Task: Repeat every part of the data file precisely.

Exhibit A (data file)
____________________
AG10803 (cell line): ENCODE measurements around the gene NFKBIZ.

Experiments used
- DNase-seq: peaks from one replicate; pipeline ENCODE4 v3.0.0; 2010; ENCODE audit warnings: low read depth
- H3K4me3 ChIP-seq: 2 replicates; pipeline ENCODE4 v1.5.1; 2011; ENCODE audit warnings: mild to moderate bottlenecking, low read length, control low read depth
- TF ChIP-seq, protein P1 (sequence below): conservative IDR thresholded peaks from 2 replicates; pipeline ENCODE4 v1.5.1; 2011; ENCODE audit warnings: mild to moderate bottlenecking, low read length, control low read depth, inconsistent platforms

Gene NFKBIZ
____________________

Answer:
AG10803 (cell line): ENCODE measurements around the gene NFKBIZ.

Experiments used
- DNase-seq: peaks from one replicate; pipeline ENCODE4 v3.0.0; 2010; ENCODE audit warnings: low read depth
- H3K4me3 ChIP-seq: 2 replicates; pipeline ENCODE4 v1.5.1; 2011; ENCODE audit warnings: mild to moderate bottlenecking, low read length, control low read depth
- TF ChIP-seq, protein P1 (sequence below): conservative IDR thresholded peaks from 2 replicates; pipeline ENCODE4 v1.5.1; 2011; ENCODE audit warnings: mild to moderate bottlenecking, low read length, control low read depth, inconsistent platforms

Gene NFKBIZ